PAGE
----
“Highlander.” The old lady’s stern voice brings him back down to reality, and the pit of worry at the back of his throat returns.  “Why have you come?”


“I…” His voice sounds weak in the thick summer air.  “I need to see the Enchantress.  I need her help.”


A snort sparks in the space, and a young man with a bushel of hair steps forward.  He seems young, but with a strong set jaw and burgeoning muscles, intimidation leaks from his every movement.  


“Etana,” the young man steps forward, “this is a Highlander and an Audaxi at that.  Let us show him what we do to those from the Mountain of Graves.”


He cannot help but feel an itching to grasp his scabbard as his teeth clenches at that name.  But his mission comes back to him, resurfacing in the memory of that scream last night.


“Please.” The words feel forced, but he hopes they do not sound it.  “We are desperate.  I need the Enchantress.”


“Let me…”


“Enough, Filo.”  The old lady interrupts, giving the young man a scathing look.  Turning back to the rider, she says, “For what purpose?”


He swallows, already knowing what this will elicit.  “That I am not able to say.  I am under strict orders from the king, and he…”


“The king.” The old woman gives a rueful smile.  “And why would we ever help the Highland king?  Because of all he has done for my people?”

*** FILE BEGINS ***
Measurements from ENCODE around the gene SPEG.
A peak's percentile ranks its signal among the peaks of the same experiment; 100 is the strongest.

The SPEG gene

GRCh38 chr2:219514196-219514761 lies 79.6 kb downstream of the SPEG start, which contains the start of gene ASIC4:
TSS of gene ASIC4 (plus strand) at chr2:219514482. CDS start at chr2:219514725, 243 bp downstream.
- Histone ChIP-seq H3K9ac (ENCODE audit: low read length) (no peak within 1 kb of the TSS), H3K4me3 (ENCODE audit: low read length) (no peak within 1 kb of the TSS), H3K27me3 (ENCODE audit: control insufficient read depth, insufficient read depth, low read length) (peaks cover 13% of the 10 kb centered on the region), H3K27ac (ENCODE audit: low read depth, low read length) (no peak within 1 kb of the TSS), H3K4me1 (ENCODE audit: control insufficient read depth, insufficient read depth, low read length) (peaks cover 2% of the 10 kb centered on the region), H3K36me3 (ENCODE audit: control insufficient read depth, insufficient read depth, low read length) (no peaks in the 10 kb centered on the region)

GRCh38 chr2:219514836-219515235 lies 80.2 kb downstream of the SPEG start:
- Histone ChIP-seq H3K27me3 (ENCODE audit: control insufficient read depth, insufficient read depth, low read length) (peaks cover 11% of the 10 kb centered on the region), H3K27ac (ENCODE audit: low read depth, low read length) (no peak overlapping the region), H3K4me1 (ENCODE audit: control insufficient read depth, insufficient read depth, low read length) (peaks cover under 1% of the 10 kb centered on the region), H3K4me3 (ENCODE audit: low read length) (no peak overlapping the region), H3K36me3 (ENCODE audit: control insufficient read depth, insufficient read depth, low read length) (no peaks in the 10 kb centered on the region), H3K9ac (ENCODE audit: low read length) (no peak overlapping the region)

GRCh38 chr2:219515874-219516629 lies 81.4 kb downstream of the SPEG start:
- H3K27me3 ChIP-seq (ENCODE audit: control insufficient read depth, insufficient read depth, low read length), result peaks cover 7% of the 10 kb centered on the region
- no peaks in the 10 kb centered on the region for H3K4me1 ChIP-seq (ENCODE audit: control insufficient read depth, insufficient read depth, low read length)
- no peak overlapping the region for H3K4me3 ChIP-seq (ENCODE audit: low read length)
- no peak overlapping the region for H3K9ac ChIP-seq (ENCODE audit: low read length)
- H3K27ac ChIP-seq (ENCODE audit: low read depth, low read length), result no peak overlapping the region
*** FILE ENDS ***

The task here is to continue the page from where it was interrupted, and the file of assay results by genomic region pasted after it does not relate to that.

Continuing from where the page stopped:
He had no response to that.  Before he could even attempt one, however, a voice rings clear and bright above the crowd.


“Luckily, it’s not for you to decide who I help.”


A young woman steps out from the small gathering crowd, sauntering up with a casual grace.  Her bright blue eyes are shockingly different among the deep browns and blacks of the Vaga, and as she walks up, her long, chestnut hair curls outward and bounces lightly on her shoulders.  A deep red cloak, tattered with tears and holes, lays across her shoulders, covering her simple brown dress, which drags a little on the ground.


She smiles at the rider, a sort of half smile which seems as though she knows something he does not, some joke he is not informed of.  But it’s kind, kinder than the suspicious looks of the rest of the camp.


“Come.” She says, a voice like a breeze ruffling the trees. “Let’s talk in private.”

Please leave a comment or a like to tell me what you think, especially if you’d like to see more of this series!  The next chapter should be up next week!